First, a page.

Async in F# is quite easy, due to language support and immutability in F#. It requires using a computation expression which has interesting syntax (explicit return, let!s and use!s for declarations)

System.Console only has 16 colors

I wanted to use arbitrary colors for the game but was limited to those that are included in System.ConsoleColor. This was an annoyance, and I did not want to go through the effort of including a library to provide additional colors.

Fully Rewriting System.Console contents is slow

Early iterations of the UI console had poor performance. My initial implemenation simply cleared the console contents and rewrote them. The poor performance was worsened when I added colors to the UI. When a user held down the arrow keys to move the cursor, the console would flicker rapidly, lag by a few seconds, and feel sluggish. This was due the user input not being buffered. Each character press caused the entire screen to be reprinted.

To solve this, I changed the UI to only rewrite the characters that changed. This required a decent amount of code to diff the previous state and the new state of the game and move the cursor to those position of differing characters. This resulted in a few bugs that I have not resolved yet. (When returning to the main menu, all empty cells have a different background color. The first character of the last line being changed by user input. etc)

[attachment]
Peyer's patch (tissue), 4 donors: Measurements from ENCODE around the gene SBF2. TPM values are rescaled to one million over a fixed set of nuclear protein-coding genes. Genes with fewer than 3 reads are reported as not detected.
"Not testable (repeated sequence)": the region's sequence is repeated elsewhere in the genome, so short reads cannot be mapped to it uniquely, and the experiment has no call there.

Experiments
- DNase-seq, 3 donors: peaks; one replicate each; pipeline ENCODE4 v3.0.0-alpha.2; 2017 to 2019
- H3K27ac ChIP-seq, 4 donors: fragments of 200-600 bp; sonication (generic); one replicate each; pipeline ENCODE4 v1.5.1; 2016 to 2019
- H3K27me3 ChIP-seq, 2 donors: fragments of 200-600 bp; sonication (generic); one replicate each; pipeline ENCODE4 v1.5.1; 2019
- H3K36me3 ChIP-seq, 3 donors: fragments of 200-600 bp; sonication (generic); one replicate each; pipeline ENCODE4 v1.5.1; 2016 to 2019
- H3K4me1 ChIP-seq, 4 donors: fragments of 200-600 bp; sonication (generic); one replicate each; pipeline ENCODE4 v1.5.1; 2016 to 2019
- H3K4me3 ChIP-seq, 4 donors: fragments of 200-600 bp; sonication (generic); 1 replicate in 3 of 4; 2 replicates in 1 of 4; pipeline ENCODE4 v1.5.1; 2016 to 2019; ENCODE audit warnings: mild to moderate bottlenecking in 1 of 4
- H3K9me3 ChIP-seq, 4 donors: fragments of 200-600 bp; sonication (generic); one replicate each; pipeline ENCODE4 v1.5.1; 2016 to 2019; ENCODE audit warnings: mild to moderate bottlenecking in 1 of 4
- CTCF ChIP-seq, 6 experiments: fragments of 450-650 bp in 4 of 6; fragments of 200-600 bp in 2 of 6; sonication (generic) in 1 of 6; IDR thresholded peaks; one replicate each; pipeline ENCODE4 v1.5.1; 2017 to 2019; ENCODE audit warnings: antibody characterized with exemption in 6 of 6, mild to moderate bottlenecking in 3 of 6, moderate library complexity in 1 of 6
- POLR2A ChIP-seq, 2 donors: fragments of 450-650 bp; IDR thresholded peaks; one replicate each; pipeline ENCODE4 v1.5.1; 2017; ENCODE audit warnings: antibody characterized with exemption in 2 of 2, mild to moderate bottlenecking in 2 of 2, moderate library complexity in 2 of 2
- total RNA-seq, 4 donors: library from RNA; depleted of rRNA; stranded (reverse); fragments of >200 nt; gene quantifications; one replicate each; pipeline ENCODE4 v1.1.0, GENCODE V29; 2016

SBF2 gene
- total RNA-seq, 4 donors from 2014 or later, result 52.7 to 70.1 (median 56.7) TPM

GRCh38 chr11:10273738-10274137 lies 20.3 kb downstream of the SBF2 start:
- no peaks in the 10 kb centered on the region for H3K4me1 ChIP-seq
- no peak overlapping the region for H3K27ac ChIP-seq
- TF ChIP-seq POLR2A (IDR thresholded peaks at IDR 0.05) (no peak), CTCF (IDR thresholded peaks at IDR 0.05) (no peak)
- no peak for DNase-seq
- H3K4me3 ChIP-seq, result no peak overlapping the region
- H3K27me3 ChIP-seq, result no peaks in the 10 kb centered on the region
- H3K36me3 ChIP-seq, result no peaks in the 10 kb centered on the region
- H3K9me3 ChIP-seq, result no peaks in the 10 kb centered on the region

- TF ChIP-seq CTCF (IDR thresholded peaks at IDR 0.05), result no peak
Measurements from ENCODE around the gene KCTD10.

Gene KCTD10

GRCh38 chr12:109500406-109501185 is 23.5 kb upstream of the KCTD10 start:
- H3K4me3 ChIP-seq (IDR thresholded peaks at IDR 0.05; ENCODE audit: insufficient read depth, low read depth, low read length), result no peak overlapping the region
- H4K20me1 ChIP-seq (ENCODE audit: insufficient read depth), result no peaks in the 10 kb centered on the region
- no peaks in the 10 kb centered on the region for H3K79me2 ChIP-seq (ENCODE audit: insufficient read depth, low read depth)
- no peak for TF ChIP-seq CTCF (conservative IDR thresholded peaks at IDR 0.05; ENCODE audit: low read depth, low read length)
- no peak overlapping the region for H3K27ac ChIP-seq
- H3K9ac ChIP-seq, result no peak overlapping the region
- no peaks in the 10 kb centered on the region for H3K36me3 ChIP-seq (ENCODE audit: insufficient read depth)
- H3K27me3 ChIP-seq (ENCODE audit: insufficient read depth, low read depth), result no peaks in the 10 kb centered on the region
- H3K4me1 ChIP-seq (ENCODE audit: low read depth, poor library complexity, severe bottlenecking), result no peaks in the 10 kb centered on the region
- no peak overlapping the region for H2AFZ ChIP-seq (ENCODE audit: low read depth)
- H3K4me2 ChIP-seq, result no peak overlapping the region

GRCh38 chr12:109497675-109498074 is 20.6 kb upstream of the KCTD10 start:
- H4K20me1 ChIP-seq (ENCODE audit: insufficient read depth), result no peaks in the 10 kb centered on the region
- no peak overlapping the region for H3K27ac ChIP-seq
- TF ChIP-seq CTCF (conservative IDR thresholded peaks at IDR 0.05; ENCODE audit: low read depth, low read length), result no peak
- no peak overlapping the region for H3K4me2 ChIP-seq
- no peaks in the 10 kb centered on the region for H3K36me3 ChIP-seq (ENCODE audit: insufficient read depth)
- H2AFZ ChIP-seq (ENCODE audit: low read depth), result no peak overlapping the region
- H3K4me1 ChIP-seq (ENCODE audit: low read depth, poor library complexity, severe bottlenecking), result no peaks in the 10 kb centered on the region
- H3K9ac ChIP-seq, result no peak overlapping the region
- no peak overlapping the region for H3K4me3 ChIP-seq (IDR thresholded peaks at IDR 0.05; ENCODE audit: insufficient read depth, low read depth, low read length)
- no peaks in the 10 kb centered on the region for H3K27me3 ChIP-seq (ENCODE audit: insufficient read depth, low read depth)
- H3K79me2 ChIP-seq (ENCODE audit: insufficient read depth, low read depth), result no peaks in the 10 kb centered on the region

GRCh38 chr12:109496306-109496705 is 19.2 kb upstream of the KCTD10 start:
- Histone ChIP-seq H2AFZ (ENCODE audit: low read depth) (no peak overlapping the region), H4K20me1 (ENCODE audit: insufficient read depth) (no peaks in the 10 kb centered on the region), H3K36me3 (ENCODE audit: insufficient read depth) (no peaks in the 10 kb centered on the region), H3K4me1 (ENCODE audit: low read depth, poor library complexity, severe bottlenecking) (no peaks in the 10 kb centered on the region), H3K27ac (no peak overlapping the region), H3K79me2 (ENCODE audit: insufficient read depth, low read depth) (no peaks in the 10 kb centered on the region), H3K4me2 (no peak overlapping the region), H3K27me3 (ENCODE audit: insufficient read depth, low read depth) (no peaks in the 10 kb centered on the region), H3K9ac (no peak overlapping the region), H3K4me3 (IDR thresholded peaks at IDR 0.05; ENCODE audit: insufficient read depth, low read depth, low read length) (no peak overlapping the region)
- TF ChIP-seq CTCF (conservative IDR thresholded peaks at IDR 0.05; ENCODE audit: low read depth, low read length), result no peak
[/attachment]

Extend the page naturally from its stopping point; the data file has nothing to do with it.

My best algorithm for solving is bad

It took a lot of work to implement the probability solver, and it was disappointing.

Solving Minesweeper is an NP-hard problem

Nearing the end of this project, I searched for algorithms and found these

Anonymous functions are hard to write and hard to read

I do not like how anonymous functions are declared in F#. I find it hard to read compared to C#'s lambdas.

let neighbors = 
|> Game.getNeighborCells cell
|> Seq.filter (fun x -> x.State = CellState.Hidden)
|> List.ofSeq

vs C#

neighbors.Where(x => x.State == CellState.Hidden)

This usually leads to me not using anonymous functions and pulling this logic into a declared and named function.